For many years South African courts have been faced with complex issues regarding the legal status of marriages solemnized in terms of Muslim rites, and even more so when it came to the rights and recognition of spouses being party to such marriages.
Hindu marriages and traditional religious Muslim marriages are not recognised as having the same legal status as civil marriages in terms of the Marriage Act 25 of 1961 ("the Marriage Act"). As a result, Muslim spouses and their children suffered discrimination due to their traditional religious marriages and children born from such marriages were viewed as illegitimate. Furthermore, Muslim women were denied spousal benefits such as having the right to inherit intestate, to claim maintenance in terms of the Maintenance of Surviving Spouses Act 27 of 1990 and could not inherit a fair distribution of property at the dissolution of their marriage. As a result, the only recourse would lie in expensive High Court litigation, which was not always successful.
In the case of Daniels v Campbell N.O and Others, the wife was not recognised as the surviving spouse of her husband when he passed away without leaving a will. She was informed by the Master of the High Court that because they were married in terms of Muslim law, she had no right to benefit from her husband's estate. In 2003 she approached the courts and was successful. The court ordered that "both the Intestate Succession Act 81 of 1987 and the Maintenance of Surviving Spouses Act 27 of 1990 should be amended to make provision for the term 'spouse' as to include 'a husband or wife married in accordance with Muslim rites in a de facto monogamous marriage".
In order to enjoy the legal rights and protection, similar to civil marriages, Muslim couples had to conduct a separate civil ceremony in order for their marriage to be recognised and protected as a valid marriage in the eyes of the law.
However, in April 2014 over 100 Imams (Muslim clerics) were officially appointed as marriage officers in terms of the Marriage Act. Imams had to complete a three-day-course during which they learned about the Marriage Act and wrote an exam. Their accreditation in terms of the Marriage Act now enables Muslim marriages to be legally recognised, enabling Imams to officiate over marriage unions.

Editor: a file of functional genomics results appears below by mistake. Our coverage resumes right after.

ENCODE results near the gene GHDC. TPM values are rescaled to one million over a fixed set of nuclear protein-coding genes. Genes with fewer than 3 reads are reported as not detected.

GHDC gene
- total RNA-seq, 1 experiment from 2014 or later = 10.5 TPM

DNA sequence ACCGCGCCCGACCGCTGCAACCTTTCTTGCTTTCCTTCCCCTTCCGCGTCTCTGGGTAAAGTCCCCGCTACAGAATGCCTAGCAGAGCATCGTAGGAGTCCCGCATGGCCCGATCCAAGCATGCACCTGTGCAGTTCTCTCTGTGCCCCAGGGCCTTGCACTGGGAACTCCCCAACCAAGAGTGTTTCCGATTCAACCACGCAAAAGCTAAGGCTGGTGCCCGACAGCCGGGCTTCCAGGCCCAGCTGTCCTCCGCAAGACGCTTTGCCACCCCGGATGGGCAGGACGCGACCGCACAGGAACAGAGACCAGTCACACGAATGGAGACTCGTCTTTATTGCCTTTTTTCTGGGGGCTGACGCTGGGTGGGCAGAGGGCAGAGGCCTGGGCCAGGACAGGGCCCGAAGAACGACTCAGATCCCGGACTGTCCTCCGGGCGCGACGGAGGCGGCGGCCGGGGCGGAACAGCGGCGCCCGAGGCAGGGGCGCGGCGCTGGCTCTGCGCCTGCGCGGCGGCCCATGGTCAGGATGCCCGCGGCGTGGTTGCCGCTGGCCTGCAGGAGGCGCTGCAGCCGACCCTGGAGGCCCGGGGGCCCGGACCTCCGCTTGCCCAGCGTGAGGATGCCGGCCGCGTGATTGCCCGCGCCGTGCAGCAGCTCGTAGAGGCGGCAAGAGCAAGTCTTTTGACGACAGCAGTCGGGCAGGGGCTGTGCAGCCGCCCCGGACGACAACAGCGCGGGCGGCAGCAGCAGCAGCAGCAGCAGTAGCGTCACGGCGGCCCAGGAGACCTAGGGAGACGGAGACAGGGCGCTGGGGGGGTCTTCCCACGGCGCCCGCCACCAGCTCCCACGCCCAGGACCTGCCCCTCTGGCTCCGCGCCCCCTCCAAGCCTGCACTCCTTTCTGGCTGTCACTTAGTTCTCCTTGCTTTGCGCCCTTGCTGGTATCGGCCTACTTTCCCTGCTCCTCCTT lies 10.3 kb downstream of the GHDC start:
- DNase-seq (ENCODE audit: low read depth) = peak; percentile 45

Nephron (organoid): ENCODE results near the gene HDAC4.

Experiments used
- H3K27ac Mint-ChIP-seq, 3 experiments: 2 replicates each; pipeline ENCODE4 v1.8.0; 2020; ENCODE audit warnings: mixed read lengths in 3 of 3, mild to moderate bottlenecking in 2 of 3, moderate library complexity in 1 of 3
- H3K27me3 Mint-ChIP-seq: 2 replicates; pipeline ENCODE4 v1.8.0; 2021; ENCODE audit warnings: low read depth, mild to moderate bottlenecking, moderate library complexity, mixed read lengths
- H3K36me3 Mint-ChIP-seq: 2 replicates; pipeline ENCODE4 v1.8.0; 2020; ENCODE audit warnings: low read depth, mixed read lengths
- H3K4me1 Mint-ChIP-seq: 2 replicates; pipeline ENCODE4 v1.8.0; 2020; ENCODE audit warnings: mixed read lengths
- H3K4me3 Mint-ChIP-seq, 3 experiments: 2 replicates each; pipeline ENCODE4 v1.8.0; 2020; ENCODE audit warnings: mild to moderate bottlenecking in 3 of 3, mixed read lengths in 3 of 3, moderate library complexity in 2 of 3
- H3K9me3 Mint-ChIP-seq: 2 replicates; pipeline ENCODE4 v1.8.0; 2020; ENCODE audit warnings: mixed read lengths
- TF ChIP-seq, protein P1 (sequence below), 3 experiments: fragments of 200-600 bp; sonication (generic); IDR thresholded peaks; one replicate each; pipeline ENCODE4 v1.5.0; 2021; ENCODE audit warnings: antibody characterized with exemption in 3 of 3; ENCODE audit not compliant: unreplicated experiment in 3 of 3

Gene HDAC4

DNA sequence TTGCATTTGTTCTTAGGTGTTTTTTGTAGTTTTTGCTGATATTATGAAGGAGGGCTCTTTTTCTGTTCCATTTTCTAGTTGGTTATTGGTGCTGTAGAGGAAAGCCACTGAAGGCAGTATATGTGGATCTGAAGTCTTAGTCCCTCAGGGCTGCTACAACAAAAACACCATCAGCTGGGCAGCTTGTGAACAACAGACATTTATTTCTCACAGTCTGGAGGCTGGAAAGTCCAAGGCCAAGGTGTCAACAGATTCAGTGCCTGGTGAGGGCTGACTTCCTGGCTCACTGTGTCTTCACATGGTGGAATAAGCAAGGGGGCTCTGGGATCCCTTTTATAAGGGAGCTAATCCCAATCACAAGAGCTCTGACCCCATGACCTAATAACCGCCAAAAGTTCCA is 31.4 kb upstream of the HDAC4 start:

However, a Muslim marriage will only be valid where the marriage is solemnized by a marriage officer duly registered as such in terms of the Marriage Act.
The Proprietary consequences of a Muslim marriage solemnised by an Imam who is a marriage officer will now be the same as a civil marriage in terms of the Marriage Act. In other words, such a marriage will be in community of property, unless the spouses have entered into an antenuptial contract whereby excluding the community of property regime with or without the inclusion of the accrual system.
In addition, it should be noted that such a marriage officer may not marry any person who is already a party in another (Muslim) marriage, even where that marriage is not registered as intended in the amendments as yet.
Couples should therefore before concluding the marriage consult with an attorney regarding the legal consequences of the intended marriage along with considering entering into an antenuptial contract tailored to their specific circumstances and needs.
As such it is recommend that parties intending to solemnise their marriage ensures that the marriage officer is duly registered or to seek prior legal advice.
The content of this article is intended to provide a general guide to the subject matter. Specialist advice should be sought about your specific circumstances.